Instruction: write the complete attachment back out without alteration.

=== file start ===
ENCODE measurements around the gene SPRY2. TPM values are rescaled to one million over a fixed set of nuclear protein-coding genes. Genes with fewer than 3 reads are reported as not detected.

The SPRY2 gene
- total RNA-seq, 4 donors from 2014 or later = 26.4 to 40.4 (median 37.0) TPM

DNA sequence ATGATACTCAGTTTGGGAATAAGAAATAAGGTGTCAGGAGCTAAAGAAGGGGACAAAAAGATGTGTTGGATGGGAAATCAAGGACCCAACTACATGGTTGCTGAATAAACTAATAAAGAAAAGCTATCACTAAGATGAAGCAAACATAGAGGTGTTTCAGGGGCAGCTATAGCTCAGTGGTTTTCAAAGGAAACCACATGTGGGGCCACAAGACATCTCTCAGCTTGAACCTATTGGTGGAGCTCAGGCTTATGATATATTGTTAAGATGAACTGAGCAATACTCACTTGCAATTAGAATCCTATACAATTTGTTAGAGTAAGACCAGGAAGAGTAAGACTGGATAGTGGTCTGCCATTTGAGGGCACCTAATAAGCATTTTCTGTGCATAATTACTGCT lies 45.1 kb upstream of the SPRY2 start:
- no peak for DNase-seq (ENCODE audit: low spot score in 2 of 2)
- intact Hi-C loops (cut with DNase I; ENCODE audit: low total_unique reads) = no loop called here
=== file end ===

ENCODE measurements around the gene SPRY2. TPM values are rescaled to one million over a fixed set of nuclear protein-coding genes. Genes with fewer than 3 reads are reported as not detected.

The SPRY2 gene
- total RNA-seq, 4 donors from 2014 or later = 26.4 to 40.4 (median 37.0) TPM

DNA sequence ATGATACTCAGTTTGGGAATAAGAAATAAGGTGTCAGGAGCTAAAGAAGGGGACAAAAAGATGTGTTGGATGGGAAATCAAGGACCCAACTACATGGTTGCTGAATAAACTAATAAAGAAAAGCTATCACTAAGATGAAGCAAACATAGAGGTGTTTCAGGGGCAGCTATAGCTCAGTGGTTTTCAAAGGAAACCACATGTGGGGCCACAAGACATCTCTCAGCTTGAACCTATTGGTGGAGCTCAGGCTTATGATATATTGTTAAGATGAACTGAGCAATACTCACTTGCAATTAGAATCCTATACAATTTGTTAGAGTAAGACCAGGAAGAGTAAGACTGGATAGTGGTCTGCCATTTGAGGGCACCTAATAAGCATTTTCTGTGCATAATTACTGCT lies 45.1 kb upstream of the SPRY2 start:
- no peak for DNase-seq (ENCODE audit: low spot score in 2 of 2)
- intact Hi-C loops (cut with DNase I; ENCODE audit: low total_unique reads) = no loop called here